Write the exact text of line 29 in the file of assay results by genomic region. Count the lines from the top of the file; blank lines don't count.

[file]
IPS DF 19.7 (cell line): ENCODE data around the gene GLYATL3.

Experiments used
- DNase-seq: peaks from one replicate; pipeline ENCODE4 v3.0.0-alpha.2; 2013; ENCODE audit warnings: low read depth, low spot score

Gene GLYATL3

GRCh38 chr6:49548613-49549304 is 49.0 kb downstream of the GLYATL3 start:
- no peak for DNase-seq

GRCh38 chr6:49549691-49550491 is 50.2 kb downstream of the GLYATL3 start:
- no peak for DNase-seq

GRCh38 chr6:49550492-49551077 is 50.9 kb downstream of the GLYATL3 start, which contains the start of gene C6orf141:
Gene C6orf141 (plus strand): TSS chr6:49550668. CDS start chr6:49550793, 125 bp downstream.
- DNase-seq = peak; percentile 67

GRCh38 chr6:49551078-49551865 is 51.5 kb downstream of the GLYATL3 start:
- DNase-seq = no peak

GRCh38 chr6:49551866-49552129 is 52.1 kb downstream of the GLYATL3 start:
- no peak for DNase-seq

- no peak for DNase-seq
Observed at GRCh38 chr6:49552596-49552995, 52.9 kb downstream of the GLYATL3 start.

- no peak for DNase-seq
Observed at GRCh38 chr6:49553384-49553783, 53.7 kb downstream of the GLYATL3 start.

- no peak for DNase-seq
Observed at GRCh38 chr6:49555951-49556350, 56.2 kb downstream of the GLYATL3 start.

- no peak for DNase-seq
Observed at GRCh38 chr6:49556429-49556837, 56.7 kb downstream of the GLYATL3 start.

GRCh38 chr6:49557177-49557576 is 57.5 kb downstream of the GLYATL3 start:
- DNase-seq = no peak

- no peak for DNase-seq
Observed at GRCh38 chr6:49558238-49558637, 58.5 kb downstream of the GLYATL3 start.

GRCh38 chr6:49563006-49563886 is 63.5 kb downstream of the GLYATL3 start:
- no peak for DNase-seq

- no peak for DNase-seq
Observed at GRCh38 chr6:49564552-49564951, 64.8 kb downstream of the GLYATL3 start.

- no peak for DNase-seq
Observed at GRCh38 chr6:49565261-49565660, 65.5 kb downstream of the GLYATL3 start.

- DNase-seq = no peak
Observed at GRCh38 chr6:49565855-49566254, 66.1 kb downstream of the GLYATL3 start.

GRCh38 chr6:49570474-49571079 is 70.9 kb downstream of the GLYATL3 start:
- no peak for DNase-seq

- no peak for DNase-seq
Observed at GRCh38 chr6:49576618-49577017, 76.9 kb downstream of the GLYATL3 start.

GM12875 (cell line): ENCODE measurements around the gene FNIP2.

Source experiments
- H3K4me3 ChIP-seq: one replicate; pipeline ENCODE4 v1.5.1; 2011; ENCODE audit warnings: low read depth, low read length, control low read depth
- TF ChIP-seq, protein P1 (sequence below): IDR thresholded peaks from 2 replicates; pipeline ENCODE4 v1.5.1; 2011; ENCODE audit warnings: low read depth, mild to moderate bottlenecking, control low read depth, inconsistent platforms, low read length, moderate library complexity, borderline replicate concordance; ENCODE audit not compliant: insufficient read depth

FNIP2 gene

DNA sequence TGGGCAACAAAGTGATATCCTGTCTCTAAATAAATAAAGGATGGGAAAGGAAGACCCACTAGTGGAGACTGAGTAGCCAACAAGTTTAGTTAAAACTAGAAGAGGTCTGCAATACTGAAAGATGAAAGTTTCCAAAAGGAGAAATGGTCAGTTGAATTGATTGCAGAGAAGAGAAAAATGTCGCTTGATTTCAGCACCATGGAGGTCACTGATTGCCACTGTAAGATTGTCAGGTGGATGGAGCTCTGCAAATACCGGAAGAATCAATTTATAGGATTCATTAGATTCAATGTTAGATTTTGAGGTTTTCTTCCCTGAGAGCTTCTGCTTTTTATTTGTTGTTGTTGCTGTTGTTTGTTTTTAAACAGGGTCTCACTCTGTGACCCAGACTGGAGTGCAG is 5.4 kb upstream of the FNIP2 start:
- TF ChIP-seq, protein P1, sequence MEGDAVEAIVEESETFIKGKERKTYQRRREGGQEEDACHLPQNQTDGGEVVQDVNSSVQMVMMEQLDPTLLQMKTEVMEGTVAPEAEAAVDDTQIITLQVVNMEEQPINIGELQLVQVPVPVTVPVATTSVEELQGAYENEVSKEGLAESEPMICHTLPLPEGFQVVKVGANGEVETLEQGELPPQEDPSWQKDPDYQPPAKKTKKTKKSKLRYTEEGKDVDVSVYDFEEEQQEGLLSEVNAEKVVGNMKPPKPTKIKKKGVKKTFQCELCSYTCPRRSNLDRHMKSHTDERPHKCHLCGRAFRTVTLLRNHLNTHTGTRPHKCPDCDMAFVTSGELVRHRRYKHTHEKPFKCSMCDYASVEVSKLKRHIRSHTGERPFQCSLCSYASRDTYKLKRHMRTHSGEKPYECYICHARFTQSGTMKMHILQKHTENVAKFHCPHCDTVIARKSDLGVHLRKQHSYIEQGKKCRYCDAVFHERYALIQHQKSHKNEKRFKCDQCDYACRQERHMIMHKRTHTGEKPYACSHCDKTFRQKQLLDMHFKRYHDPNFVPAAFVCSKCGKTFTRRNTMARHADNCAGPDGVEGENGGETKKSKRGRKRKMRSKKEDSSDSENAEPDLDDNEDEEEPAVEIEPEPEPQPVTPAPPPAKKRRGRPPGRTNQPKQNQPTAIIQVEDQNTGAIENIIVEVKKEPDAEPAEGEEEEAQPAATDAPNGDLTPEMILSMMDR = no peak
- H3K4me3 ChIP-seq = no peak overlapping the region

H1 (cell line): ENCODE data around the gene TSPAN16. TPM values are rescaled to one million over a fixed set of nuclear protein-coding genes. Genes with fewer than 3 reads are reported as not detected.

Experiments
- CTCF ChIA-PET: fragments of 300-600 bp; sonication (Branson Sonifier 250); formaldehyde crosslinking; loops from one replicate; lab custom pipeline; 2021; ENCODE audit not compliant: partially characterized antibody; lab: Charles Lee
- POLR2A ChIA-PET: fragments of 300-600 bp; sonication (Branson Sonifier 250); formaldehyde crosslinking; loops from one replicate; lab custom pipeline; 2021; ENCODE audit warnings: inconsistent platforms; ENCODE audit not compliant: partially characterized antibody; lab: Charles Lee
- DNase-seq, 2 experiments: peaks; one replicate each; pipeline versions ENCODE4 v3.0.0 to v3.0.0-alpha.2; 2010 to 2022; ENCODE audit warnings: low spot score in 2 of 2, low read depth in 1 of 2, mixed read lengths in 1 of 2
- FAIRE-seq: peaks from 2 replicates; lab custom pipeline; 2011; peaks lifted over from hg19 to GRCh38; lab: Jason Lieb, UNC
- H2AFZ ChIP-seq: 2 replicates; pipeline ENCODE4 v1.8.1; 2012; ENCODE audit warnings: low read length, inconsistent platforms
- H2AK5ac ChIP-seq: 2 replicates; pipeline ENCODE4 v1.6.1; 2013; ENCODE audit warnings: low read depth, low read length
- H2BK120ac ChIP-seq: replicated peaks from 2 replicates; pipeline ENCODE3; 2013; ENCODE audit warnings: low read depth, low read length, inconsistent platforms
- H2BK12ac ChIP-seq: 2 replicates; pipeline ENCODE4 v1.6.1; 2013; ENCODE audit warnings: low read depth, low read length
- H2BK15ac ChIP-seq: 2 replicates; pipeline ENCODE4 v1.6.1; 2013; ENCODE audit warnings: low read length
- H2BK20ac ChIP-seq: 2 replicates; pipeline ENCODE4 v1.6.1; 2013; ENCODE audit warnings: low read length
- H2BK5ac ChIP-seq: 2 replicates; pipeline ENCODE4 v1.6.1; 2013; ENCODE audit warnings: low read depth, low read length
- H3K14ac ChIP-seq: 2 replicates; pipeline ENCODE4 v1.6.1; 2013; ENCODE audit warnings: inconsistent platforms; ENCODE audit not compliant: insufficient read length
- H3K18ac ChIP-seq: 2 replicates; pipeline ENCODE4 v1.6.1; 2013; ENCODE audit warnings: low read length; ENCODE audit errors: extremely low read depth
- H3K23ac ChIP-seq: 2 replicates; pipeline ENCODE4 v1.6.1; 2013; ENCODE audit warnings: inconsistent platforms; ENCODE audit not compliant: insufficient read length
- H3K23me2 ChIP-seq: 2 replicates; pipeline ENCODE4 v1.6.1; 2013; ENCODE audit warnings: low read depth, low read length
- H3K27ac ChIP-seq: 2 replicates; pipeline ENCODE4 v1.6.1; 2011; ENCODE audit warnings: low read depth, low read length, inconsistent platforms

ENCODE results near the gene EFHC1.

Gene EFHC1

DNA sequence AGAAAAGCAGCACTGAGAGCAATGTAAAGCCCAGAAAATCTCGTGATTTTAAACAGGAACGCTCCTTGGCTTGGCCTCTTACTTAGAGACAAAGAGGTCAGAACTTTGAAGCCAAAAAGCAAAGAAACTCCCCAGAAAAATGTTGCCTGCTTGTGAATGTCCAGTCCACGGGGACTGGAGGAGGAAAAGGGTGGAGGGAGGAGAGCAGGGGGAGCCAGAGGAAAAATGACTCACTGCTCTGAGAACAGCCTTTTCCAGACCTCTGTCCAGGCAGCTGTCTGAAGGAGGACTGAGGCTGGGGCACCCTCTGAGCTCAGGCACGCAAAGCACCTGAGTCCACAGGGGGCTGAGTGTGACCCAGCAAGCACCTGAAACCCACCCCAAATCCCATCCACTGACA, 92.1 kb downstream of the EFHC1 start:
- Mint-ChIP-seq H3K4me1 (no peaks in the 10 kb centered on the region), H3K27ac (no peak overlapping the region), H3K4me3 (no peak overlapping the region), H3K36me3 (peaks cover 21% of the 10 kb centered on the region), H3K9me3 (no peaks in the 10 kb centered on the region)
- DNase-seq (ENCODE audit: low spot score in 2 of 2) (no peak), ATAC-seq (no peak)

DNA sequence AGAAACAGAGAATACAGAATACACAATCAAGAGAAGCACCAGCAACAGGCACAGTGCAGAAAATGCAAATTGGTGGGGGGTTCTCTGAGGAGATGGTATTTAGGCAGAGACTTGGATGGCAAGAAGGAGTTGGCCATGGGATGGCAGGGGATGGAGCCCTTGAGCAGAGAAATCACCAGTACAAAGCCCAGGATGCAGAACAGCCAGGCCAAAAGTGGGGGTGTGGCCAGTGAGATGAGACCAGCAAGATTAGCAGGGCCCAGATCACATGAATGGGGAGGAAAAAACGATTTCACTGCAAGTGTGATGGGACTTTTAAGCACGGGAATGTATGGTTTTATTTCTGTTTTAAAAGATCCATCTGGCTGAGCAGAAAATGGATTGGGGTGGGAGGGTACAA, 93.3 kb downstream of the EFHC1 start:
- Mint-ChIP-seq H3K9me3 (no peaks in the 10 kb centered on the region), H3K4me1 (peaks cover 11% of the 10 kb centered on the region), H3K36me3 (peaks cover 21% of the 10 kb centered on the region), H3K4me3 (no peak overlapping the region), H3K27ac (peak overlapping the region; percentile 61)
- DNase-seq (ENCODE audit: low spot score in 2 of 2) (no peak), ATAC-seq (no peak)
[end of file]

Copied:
- no peak for DNase-seq